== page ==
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Physicists use lasers to capture first snapshots of rapid chemical bonds breaking

(Kansas State University) Kansas State University researchers are part of an international team that has used a molecule's own electrons to scatter the molecule -- a process called mid-infrared laser-induced electron diffraction, or LIED -- and capture snapshots of acetylene as it is breaking apart.

Converting optical frequencies with 10^(-21) uncertainty

(Science China Press) An optical frequency divider, which can accurately divide an optical frequency with a preset arbitrary ratio to several other wavelengths, is demonstrated by scientists in China. During division, the coherence and frequency accuracy of the input light is faithfully transferred to the output light. Show More Summary

Identification of genome-wide cisplatin cross-linking sites with DNA base resolution

Cisplatin is one of the most widely used agents in cancer chemotherapy. Its mode of action is cross-linking of the DNA, which can kill cells. But which part of the genome is more affected, and which is less affected? A Chinese team of...Show More Summary

Non-metal catalyst splits hydrogen molecule

Hydrogen (H2) is an extremely simple molecule and yet a valuable raw material which as a result of the development of sophisticated catalysts is becoming more and more important. In industry and commerce, applications range from food and fertilizer manufacture to crude oil cracking to utilization as an energy source in fuel cells. Show More Summary

The next frontier in medical sensing—threads coated in nanomaterials

Doctors have various ways to assess your health. For example, they measure your heart rate and blood pressure to indirectly assess your heart function, or straightforwardly test a blood sample for iron content to diagnose anemia. But there are plenty of situations in which that sort of monitoring just isn't possible.

Structure of hydrogen-stuffed, quartz-like form of ice revealed

Did you know that there are at least 17 crystalline forms of ice, many of them formed under extreme pressures, such as those found in the interiors of frozen planets? New work from a team led by Carnegie's Timothy Strobel has identified...Show More Summary

A new class of materials could realize quantum computers

(Ecole Polytechnique Fédérale de Lausanne) Scientists at EPFL and PSI have discovered a new class of materials that can prove ideal for the implementation of spintronics.

New nanomedicine approach aims to improve HIV drug therapies

(University of Liverpool) New research led by the University of Liverpool aims to improve the administration and availability of drug therapies to HIV patients through the use of nanotechnology.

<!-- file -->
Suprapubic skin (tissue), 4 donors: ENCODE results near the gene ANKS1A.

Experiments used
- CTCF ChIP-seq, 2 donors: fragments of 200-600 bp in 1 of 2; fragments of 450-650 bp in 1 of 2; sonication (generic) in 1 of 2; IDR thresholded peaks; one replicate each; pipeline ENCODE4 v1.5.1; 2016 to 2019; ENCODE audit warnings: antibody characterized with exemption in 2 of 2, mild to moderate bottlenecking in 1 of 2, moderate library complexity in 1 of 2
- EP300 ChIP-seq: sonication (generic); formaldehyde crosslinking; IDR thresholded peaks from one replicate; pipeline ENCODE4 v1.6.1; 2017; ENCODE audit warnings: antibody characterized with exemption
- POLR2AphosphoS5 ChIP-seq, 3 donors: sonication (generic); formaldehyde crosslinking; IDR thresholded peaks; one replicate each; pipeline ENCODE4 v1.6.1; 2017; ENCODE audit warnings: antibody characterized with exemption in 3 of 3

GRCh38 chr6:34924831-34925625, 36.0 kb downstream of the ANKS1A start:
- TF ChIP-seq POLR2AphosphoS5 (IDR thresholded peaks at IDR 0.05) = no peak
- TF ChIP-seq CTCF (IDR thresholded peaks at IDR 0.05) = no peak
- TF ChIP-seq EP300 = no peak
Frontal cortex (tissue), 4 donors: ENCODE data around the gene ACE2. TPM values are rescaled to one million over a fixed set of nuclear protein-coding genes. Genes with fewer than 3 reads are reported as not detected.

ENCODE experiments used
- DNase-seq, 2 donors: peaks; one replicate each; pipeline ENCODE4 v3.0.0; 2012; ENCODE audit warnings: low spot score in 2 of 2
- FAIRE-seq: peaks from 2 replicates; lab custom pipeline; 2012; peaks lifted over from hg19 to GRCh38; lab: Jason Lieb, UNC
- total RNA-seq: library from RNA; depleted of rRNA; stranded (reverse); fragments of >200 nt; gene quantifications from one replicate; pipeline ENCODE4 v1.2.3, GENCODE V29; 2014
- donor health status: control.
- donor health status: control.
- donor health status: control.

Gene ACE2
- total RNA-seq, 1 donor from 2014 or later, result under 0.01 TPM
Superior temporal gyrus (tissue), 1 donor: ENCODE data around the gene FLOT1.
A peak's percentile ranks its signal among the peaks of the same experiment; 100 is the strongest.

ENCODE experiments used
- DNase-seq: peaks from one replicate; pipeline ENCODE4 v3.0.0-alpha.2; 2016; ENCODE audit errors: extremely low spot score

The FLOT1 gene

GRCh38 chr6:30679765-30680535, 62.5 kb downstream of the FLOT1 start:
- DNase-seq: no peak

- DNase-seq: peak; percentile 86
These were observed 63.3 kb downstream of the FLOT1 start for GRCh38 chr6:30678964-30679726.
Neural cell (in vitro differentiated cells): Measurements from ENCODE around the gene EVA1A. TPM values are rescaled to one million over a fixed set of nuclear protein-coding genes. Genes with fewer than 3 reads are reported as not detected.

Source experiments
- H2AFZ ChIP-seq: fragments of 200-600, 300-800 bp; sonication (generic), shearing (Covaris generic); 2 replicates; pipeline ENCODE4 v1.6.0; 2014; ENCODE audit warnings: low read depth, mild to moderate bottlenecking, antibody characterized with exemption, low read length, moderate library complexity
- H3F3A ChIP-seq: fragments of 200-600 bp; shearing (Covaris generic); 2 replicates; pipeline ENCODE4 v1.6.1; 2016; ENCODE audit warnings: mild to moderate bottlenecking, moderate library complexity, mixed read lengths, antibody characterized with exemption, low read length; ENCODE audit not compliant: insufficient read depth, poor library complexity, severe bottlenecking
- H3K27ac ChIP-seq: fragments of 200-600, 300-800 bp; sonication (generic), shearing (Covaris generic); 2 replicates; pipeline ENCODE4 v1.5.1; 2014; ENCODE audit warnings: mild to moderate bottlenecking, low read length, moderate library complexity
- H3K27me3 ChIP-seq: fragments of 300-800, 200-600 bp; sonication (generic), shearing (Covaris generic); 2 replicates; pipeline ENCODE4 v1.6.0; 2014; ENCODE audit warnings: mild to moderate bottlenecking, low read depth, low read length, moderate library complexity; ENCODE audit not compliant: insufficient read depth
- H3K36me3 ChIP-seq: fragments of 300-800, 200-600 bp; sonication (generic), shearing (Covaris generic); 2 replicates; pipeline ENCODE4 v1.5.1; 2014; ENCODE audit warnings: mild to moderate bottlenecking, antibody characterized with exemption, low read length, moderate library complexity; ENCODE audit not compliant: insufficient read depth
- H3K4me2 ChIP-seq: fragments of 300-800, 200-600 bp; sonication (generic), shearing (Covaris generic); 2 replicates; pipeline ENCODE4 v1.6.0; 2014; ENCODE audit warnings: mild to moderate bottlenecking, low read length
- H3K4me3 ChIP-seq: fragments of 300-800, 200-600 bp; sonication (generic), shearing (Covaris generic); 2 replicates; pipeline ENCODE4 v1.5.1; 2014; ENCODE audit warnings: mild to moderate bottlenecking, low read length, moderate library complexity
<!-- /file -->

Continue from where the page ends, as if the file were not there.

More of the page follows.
Researchers find way to tune thermal conductivity of 2-D materials

(North Carolina State University) Researchers have found an unexpected way to control the thermal conductivity of two-dimensional (2-D) materials, which will allow electronics designers to dissipate heat in electronic devices that use these materials.

Reactions: David Sarlah

David Sarlah is in the Department of Chemistry at the University of Illinois and works in the area of synthetic organic chemistry. David recently published “Dearomative dihydroxylation with arenophiles” in Nature Chemistry.  Read mo...

Safe Hydrogen Storage

Wax rapidly releasing hydrogen-rich gases could be key to future of hydrogen-fuelled cars

Introduction to Assigning (R) and (S): The Cahn-Ingold-Prelog Rules

This post was co-authored by Matt Pierce of Organic Chemistry Solutions.  Ask Matt about scheduling an online tutoring session here. Previously on MOC we’ve described enantiomers: molecules that are non-superimposable mirror images of each other. Perhaps the most memorable example is these “enantiocats”. Each of these cats is said to be “chiral”: they lack a plane […]

Stanford researchers create new special-purpose computer that may someday save us billions

(Stanford University) Combining optical and electronic technology, Stanford researchers have made a new type of computer that can solve problems that are a challenge for traditional computers.

Move over, lasers: Scientists can now create holograms from neutrons, too

(National Institute of Standards and Technology (NIST)) For the first time, scientists have used neutron beams to create holograms of large solid objects, revealing details about their interiors in ways that ordinary laser light-based visual holograms cannot.

Smashing metallic cubes toughens them up

(Rice University) Rice University scientists smash silver micro-cubes at near supersonic speeds to see how deforming their crystalline structures can make them both stronger and tougher. The research could lead to better materials for high-impact applications like bulletproof vests, vehicle collision protection and advanced material processing techniques.

Molecular selfie reveals how a chemical bond breaks: Proton is seen escaping the molecule

(ICFO-The Institute of Photonic Sciences) Scientists can now directly track the locations of all the atoms of an entire molecule while one of its bonds breaks and a single proton escapes.

Ultralow power transistors could function for years without a battery

(University of Cambridge) A new design for transistors which operate on 'scavenged' energy from their environment could form the basis for devices which function for months or years without a battery, and could be used for wearable or implantable electronics.

New perovskite solar cell design could outperform existing commercial technologies

(Stanford University) Stanford and Oxford scientists have created new perovskite solar cells that that could rival and even outperform conventional cells made of silicon. The novel technology is made with tin and other inexpensive, abundant materials.

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